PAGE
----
• \$\begingroup\$ I recommend using Python 3, or changing print to be Python 3 compatible. I consider this bad advice. print(1, 2) has a very different meaning in python 2 and python 3. If you're going to give this advice - consider adding the future import to your example. \$\endgroup\$
    – Shadow
    Jul 27, 2018 at 5:17
  • 1
    \$\begingroup\$ @Shadow I'm unsure what part of that is bad advice. You can use future, or migrate away from the should be dead version. \$\endgroup\$
    – Peilonrayz
    Jul 27, 2018 at 8:13
  • \$\begingroup\$ If you want to make the print Python 3 compatible, you should use from __future__ import print_function. \$\endgroup\$
    – jpmc26
    Apr 25, 2019 at 14:18

Sampling method

sample() is the wrong kind of sampling here since it draws k random samples from the given population/alphabet without repetition. Instead you should should use choices() which allows repetition of the same items.

Normally you want as much entropy as possible in the given “space” (here: k = 15 items chosen from N = 66 Arabic digits, basic Latin letters and some punctuation). If you disallow repetitions you reduce the size of the key space (although not significantly1) and risk more (frequent) collisions at no benefit and more costly sample computation2.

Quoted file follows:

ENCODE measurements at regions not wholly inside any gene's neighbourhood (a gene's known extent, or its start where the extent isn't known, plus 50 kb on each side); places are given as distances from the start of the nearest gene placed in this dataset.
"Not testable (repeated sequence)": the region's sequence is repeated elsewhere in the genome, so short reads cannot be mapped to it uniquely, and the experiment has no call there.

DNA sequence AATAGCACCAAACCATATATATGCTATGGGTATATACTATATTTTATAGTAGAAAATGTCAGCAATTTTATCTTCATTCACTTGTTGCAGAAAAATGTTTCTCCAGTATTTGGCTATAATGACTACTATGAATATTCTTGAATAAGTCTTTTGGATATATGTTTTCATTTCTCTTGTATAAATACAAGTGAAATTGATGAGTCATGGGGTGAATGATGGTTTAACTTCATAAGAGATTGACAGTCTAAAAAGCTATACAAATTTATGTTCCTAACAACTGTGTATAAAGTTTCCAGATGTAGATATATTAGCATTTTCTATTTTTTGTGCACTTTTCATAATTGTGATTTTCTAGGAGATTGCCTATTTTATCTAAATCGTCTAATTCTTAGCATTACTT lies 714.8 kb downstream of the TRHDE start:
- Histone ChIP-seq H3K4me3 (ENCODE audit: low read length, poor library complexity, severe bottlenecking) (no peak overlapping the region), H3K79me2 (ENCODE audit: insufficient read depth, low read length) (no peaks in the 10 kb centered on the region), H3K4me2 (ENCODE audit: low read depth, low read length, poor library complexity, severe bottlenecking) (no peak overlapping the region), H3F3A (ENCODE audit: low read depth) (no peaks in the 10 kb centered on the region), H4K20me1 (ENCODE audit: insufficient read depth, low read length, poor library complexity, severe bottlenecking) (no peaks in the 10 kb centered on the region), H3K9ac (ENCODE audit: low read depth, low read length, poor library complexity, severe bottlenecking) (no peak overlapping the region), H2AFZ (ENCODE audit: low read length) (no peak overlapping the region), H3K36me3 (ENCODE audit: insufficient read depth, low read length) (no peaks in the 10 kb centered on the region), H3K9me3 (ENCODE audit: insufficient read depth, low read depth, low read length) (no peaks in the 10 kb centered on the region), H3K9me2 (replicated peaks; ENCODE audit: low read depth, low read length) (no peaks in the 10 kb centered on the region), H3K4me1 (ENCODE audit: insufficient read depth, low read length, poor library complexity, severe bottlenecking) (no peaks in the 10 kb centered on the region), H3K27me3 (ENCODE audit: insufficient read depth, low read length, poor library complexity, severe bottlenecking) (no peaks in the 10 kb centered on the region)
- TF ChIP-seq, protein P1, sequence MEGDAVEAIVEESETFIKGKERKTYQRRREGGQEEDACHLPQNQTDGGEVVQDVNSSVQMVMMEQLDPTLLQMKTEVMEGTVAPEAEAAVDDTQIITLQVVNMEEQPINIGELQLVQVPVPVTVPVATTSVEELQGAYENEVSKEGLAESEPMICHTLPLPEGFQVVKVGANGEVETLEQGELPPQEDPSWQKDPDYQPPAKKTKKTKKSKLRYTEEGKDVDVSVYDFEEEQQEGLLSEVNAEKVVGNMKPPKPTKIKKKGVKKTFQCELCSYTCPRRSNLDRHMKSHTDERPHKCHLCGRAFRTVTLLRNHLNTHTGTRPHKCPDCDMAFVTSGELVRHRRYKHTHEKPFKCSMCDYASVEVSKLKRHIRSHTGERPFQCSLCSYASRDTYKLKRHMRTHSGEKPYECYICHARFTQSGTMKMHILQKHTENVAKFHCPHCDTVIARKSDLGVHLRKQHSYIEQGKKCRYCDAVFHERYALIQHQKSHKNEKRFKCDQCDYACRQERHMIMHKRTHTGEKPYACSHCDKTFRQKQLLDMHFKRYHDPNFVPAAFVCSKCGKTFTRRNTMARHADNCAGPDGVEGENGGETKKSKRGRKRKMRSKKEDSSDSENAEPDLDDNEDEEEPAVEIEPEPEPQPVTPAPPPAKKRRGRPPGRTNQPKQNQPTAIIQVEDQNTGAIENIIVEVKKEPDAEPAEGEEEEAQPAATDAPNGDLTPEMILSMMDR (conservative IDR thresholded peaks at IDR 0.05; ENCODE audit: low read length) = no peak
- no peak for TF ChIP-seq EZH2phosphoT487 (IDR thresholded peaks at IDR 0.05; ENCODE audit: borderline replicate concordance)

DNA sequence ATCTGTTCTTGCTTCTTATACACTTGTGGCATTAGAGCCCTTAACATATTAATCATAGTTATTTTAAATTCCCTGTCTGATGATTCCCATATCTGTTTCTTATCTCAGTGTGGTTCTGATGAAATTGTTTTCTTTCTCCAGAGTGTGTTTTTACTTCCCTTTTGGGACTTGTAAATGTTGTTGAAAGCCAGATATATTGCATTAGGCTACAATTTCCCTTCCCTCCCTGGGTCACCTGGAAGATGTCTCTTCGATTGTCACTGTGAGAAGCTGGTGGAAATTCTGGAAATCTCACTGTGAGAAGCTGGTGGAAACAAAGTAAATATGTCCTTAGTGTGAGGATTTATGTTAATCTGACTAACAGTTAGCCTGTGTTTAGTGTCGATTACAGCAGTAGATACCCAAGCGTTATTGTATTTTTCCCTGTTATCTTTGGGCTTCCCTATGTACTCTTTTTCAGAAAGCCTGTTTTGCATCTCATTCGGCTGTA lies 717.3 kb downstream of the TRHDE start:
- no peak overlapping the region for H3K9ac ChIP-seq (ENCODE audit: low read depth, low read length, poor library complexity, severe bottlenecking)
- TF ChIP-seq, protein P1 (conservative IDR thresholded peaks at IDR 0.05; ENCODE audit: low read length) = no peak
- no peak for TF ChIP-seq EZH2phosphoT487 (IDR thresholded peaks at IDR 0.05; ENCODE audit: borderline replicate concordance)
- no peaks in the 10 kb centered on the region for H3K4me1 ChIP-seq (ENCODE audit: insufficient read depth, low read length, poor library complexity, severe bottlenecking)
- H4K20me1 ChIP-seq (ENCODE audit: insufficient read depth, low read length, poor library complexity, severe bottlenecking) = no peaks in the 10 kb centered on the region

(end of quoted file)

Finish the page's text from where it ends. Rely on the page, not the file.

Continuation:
Source of (pseudo-)randomness

You should also consider that the random module’s default (pseudo-)random number generator is not normally “safe”. See Gaipher’s comment for a possible safe alternative.

Avoid magic numbers, allow parameters if possible

Additionally you should avoid unexplained "magic numbers" (like 15) and allow parameters (with sensible defaults) for arbitrarily chosen values (like length).

Resulting code

def generate_unique_key(length=15):
    array = # ... construct character set
    return "".join(random.choices(array, k=length))

For Python versions prior to 3.6 you can provide a simple implementations of choices() yourself:

import random
    random_choices = random.choices
except AttributeError:
    import itertools
    def random_choices(population, *, k=1):
        return map(random.choice, itertools.repeat(population, k))

1 Key space comparison:

  • with repetition: \$N^k = 66^{15} \approx 2.0 \cdot 10^{27}\$
  • without repetition: \$\prod^{N}_{i=N-k+1} i = \frac{!N}{!(N - k)} = \frac{!66}{!(66 - 15)} \approx 3.5 \cdot 10^{26}\$

2 An optimal algorithm for random samples without repetition is more complex than one with repetition and requires either \$O(k)\$ intermediate storage or \$O(k^2)\$ runtime (with k being the sample size) to keep track of previously drawn items.


most pythonic way to generate a URL safe unique key or token is to use secrets module.

Use secrets.token_urlsafe it will return a secure random URL-safe text string. The secrets module uses synchronization methods to ensure that no two processes can obtain the same data at the same time.

import secrets



you can change the byte size as per your requirement